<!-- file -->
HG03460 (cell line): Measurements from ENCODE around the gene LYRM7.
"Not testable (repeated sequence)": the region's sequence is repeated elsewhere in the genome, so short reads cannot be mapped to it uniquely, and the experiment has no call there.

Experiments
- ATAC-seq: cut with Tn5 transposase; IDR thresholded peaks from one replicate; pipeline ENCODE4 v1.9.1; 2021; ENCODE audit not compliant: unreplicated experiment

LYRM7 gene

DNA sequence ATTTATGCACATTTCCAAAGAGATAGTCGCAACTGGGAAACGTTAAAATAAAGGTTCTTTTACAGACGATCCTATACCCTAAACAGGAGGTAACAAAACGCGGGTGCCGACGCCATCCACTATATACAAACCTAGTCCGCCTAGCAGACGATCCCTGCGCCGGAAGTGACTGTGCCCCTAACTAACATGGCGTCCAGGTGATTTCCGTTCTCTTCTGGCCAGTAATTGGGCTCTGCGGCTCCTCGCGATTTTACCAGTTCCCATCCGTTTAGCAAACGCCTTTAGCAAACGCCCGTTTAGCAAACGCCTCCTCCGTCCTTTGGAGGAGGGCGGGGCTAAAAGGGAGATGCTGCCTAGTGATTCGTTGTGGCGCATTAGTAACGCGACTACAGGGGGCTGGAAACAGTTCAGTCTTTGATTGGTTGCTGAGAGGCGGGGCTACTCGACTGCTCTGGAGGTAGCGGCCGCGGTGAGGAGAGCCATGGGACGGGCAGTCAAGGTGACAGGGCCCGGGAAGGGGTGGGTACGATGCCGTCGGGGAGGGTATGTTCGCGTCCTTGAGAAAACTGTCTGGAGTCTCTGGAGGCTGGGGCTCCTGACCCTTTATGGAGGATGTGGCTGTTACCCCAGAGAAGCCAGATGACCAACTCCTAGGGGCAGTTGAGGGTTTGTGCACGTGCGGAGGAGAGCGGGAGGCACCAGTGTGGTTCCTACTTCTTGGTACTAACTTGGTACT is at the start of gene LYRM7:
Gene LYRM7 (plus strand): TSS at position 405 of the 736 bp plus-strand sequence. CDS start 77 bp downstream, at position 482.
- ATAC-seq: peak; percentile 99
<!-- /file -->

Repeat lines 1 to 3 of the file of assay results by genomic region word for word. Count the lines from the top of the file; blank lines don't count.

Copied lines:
HG03460 (cell line): Measurements from ENCODE around the gene LYRM7.
"Not testable (repeated sequence)": the region's sequence is repeated elsewhere in the genome, so short reads cannot be mapped to it uniquely, and the experiment has no call there.

Experiments